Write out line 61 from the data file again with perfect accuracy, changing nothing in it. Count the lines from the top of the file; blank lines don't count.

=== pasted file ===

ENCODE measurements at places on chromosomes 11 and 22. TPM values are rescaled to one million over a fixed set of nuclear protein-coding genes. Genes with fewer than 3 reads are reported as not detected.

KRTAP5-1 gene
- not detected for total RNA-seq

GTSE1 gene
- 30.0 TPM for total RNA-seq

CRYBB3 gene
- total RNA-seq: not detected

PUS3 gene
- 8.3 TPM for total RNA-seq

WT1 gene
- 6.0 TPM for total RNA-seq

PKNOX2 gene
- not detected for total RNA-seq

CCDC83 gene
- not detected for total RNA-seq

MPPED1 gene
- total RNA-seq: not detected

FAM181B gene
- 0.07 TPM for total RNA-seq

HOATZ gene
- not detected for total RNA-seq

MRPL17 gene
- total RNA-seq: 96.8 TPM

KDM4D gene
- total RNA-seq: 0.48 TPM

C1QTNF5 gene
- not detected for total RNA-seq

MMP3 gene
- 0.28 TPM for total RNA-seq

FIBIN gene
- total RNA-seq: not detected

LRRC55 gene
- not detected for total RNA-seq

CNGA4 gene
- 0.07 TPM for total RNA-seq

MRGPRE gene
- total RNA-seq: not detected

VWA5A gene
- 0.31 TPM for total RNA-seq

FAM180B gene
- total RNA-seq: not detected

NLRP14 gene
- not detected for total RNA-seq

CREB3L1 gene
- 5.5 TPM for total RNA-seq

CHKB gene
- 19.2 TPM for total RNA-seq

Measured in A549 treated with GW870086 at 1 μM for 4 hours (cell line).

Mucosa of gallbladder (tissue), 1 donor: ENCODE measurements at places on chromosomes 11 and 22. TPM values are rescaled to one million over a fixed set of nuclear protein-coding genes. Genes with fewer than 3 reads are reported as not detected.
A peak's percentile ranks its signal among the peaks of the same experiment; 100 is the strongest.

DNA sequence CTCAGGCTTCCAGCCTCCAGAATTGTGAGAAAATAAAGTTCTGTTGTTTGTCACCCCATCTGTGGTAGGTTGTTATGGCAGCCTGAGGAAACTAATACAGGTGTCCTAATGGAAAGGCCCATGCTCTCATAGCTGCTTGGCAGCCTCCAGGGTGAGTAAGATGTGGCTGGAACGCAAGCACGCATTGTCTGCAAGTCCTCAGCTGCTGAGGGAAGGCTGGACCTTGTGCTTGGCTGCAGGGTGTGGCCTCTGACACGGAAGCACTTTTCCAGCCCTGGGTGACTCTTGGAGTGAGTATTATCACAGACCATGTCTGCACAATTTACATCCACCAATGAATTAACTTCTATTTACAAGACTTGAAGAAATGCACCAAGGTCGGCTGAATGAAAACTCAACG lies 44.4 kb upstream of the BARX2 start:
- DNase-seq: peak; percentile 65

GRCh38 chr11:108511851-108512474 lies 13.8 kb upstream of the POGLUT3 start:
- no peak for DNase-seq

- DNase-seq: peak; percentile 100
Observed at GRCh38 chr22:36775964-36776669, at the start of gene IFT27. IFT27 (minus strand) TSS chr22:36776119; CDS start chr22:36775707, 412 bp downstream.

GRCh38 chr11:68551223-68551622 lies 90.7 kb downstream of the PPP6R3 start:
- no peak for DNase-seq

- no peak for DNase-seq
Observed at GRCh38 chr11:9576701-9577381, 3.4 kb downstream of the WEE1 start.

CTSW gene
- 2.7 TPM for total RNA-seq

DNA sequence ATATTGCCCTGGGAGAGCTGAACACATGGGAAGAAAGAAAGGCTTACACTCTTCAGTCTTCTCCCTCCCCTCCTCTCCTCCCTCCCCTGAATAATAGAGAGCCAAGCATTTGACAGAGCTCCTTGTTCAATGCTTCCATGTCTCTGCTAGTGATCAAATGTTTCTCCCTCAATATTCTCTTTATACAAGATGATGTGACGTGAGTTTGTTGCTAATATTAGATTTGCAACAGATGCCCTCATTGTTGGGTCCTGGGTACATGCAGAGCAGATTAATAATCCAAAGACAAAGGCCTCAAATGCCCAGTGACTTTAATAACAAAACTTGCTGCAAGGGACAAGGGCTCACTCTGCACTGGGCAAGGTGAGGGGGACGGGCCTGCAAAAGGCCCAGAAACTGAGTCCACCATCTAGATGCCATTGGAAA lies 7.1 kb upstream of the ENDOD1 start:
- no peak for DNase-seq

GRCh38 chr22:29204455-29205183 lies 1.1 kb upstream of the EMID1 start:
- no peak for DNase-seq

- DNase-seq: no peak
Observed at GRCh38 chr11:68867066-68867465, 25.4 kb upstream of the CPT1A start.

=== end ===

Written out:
CTSW gene